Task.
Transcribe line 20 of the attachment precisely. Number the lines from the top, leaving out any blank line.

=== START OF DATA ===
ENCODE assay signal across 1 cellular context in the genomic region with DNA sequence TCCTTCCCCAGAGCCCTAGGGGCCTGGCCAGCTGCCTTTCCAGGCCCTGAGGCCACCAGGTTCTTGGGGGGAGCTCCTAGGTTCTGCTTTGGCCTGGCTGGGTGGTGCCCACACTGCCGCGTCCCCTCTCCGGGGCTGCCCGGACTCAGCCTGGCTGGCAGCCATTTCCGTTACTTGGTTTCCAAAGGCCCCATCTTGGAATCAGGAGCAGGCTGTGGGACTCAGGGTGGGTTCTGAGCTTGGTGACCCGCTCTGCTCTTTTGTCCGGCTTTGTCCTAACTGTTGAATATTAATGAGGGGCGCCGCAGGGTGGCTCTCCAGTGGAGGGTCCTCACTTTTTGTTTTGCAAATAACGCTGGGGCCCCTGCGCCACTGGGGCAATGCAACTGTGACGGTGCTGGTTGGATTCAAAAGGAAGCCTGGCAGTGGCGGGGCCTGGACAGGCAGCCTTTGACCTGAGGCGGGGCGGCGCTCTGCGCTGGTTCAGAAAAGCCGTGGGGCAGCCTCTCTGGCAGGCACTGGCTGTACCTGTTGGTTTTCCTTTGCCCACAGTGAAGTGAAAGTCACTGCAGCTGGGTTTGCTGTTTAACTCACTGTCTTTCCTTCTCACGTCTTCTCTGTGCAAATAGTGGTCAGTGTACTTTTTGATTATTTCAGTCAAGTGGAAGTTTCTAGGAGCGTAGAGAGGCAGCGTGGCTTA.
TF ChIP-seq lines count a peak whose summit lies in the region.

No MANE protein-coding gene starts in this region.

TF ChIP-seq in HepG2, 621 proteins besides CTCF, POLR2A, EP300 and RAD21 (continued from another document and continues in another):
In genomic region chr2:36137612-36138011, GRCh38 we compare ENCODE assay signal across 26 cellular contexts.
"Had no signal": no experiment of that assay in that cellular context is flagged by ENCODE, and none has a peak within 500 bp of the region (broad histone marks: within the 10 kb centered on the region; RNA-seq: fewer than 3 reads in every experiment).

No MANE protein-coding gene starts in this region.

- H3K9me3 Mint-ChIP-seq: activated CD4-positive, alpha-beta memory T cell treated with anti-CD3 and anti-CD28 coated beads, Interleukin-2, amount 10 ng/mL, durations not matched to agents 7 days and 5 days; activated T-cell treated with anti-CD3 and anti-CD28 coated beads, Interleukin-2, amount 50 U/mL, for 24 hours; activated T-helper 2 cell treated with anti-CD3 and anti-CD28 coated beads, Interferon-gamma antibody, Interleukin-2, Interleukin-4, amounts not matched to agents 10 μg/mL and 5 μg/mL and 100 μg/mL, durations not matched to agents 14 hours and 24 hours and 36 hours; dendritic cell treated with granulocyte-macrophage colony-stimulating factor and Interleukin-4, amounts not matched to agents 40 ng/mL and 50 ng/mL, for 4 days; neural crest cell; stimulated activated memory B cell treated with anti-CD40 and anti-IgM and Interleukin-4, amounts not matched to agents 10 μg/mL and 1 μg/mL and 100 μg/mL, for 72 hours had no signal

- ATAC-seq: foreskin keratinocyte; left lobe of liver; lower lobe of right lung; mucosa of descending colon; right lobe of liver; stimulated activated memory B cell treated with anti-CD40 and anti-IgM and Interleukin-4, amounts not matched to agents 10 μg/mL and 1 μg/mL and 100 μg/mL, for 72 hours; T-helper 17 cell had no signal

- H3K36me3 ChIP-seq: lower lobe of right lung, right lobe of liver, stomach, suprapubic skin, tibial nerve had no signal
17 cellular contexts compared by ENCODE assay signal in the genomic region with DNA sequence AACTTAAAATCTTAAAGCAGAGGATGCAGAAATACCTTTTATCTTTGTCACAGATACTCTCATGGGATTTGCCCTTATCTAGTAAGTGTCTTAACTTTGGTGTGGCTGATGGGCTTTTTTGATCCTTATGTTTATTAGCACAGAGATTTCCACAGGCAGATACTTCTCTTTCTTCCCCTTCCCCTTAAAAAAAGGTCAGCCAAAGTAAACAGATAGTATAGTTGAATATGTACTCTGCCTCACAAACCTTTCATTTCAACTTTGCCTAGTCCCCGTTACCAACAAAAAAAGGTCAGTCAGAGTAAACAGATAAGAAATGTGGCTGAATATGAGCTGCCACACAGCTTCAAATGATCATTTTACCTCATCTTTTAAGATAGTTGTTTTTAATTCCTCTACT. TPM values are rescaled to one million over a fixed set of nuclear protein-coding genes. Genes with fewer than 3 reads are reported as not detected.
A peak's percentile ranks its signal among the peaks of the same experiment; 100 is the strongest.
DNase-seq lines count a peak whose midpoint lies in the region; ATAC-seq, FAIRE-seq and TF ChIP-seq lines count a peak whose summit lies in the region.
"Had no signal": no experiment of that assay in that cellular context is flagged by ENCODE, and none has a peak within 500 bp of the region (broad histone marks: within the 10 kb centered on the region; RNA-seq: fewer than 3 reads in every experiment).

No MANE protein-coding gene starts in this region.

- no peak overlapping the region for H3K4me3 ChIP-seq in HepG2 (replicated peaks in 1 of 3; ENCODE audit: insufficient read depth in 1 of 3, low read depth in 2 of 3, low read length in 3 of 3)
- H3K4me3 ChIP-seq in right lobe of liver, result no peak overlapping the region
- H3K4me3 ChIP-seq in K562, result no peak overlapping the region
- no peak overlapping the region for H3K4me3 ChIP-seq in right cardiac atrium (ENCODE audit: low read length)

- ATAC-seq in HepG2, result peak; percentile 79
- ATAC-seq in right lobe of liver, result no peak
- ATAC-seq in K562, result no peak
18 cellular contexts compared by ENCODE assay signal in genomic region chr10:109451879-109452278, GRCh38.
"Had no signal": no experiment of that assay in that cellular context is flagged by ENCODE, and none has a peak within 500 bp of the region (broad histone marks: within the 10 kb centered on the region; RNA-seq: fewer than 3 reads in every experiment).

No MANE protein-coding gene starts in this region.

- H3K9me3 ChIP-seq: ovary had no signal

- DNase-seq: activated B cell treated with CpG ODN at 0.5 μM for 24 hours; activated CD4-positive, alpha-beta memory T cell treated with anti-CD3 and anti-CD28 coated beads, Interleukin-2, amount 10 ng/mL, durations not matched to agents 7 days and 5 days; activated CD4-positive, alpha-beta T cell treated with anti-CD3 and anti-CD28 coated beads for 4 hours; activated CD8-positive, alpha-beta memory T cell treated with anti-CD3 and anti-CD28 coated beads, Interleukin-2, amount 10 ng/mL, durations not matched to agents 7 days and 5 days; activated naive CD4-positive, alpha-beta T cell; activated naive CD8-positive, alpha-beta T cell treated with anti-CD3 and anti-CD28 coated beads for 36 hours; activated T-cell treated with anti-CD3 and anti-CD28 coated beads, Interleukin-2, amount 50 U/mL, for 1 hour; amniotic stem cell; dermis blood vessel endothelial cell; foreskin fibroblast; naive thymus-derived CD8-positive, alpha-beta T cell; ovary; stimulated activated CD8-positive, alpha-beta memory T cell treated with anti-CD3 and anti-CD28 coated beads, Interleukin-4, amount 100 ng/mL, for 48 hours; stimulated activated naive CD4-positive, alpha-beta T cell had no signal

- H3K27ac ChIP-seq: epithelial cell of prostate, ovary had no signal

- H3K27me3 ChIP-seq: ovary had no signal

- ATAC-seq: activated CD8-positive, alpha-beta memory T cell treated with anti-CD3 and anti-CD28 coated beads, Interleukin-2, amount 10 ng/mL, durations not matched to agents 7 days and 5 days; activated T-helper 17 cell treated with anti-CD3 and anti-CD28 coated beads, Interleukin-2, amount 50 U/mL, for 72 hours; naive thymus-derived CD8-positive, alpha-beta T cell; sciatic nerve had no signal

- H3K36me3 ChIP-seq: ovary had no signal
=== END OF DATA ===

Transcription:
- ATAC-seq in HepG2, result peak; percentile 79